But it is safe to say that President Trump, like every other President, retains the sole authority to order the delivery of nuclear weapons. However, it would take the cooperation of many people in the military—and a certain kind of people—Americans. Americans who are trained to follow the law, because unlike North Korean generals who are no more than yes-men for an inhumane dictator, American generals are still subject to the rule of law.
By way of example, General Hyten alluded to the infamous “My Lai Massacre” in which Lt. William Calley was charged and convicted of premeditated murder of Vietnamese civilians in 1968.
The event in which General Hyten’s delivered his remarks came on the heels of a hearing held by Senate Foreign Relations Committee on the topic of the President’s authority to direct the launch of nuclear weapons. Senator Rubio’s soliloquy was on point. He warned that the subject of the hearing was one the Senators “should tread lightly on” because allies who depend on U.S. nuclear assurances are watching, as are U.S. adversaries. He went on to observe, “I don't think there's any debate about imminent attack or under attack. I think we all – I would agree; I think we would all agree that President of United States has to have the capability to quickly respond if we are under attack or potential imminent attack … I think this whole debate is about first use.” Bingo. The Senators hostile to President Trump centered the questions on whether or not the President of the United States has the authority to direct the launch of nuclear weapons before an enemy does.
This question is not a new one. Arms control advocacy groups, anti-nuke ideologues, and even several Democratic U.S. Senators pushed the Obama Administration to consider ruling out the possibility that the United States would ever launch a nuclear weapon before an enemy launched one, by adopting a “no first use policy.”
The United States has long maintained a policy of “strategic ambiguity” no matter who is in the White House. This means that the United States does not say whether the President will only direct the delivery of nuclear weapons in response to a nuclear attack. This keeps our enemies guessing and has the effect of dissuading them from calculating that they can get away with attacks on the United States or our allies as long as they are not nuclear attacks. To be clearer, should the United States declare a policy of “no first use” it could have the unintended effect of making aggression against the United States or our allies more likely, not less. Thankfully, cooler heads prevailed. Despite the push from many in President Obama’s ideological corner, Defense Secretary Ash Carter publicly ruled out a policy change regarding “strategic ambiguity.”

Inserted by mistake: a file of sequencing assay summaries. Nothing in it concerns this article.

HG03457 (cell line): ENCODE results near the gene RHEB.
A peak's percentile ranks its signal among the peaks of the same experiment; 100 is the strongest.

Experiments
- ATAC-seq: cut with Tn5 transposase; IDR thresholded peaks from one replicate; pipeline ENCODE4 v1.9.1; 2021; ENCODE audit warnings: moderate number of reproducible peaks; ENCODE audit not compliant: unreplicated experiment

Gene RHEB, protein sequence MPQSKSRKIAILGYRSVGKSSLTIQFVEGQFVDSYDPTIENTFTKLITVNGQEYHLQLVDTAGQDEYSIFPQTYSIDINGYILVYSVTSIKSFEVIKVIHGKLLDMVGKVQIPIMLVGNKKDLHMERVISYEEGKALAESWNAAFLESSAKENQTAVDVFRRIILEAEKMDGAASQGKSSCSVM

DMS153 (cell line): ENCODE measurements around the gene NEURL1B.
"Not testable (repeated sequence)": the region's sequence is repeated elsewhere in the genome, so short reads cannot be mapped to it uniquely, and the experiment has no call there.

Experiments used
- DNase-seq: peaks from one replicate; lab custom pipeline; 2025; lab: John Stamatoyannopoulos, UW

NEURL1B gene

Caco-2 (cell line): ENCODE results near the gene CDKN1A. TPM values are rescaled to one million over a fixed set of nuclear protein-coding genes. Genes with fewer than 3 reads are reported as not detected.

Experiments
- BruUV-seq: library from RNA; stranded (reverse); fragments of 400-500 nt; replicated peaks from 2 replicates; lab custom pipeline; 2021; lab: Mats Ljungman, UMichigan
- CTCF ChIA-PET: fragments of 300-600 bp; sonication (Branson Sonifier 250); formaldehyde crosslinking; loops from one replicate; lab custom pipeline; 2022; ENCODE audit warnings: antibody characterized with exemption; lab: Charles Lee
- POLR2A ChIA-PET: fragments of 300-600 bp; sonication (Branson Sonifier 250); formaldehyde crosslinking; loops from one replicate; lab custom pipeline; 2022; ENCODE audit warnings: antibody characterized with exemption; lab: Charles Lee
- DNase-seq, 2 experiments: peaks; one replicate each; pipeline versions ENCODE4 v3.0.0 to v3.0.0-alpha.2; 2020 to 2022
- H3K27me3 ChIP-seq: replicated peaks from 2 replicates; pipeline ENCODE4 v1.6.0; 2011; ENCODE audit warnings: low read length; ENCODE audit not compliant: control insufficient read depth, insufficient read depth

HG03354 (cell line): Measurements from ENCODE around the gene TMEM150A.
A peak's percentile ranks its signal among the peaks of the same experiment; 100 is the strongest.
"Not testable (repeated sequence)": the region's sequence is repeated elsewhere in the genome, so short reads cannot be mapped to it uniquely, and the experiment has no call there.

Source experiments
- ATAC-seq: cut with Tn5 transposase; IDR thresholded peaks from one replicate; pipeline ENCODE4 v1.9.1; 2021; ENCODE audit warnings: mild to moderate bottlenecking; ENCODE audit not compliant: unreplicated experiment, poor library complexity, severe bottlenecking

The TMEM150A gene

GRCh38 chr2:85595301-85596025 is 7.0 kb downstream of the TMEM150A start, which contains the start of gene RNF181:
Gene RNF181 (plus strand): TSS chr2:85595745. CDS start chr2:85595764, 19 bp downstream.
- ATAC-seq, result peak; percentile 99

The Trump Administration will release the next Nuclear Posture Review sometime in the coming months, which will lay out its views on the U.S. nuclear posture. No doubt the administration is taking in the advice from senior military leaders, and strategic ambiguity will remain U.S. policy.
That means President Trump will explicitly retain the right, as commander-in-chief, to order the delivery of nuclear weapons even in a situation in which nuclear weapons have not been delivered to the United States or its allies. Doing so is not necessarily illegal.
And, as General Hyten expressed he, along with those in his command, will carry out military actions directed by the President of the United States to provide protection of the American people and our allies and to maintain a credible deterrent so that Kim in North Korea and Putin in Russia and Xi in China and anyone else contemplating aggression, knows that aggression against the United States and its allies is not worth the cost.
The generals, least of all General Hyten, are not winking and nodding to the American people about their willingness to “protect the world from President Trump.” That remains the stuff of fantasy for those who would have preferred an alternative outcome to the election.
Rebeccah Heinrichs, a senior fellow at the Hudson Institute, is an expert in nuclear deterrence and missile defense. You can follow Rebeccah on Twitter at @RLHeinrichs